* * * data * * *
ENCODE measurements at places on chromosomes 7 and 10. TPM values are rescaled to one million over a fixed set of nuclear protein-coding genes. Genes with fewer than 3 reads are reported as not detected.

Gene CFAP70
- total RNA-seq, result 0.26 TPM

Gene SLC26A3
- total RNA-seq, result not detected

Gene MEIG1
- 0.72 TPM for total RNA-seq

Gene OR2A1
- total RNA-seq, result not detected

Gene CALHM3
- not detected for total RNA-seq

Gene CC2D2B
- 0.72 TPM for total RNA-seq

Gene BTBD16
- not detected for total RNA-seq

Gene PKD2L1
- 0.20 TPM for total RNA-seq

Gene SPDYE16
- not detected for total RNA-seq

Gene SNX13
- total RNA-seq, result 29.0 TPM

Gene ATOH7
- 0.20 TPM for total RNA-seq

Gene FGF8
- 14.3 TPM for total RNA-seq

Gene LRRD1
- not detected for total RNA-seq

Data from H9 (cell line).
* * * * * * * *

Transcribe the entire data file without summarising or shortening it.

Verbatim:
ENCODE measurements at places on chromosomes 7 and 10. TPM values are rescaled to one million over a fixed set of nuclear protein-coding genes. Genes with fewer than 3 reads are reported as not detected.

Gene CFAP70
- total RNA-seq, result 0.26 TPM

Gene SLC26A3
- total RNA-seq, result not detected

Gene MEIG1
- 0.72 TPM for total RNA-seq

Gene OR2A1
- total RNA-seq, result not detected

Gene CALHM3
- not detected for total RNA-seq

Gene CC2D2B
- 0.72 TPM for total RNA-seq

Gene BTBD16
- not detected for total RNA-seq

Gene PKD2L1
- 0.20 TPM for total RNA-seq

Gene SPDYE16
- not detected for total RNA-seq

Gene SNX13
- total RNA-seq, result 29.0 TPM

Gene ATOH7
- 0.20 TPM for total RNA-seq

Gene FGF8
- 14.3 TPM for total RNA-seq

Gene LRRD1
- not detected for total RNA-seq

Data from H9 (cell line).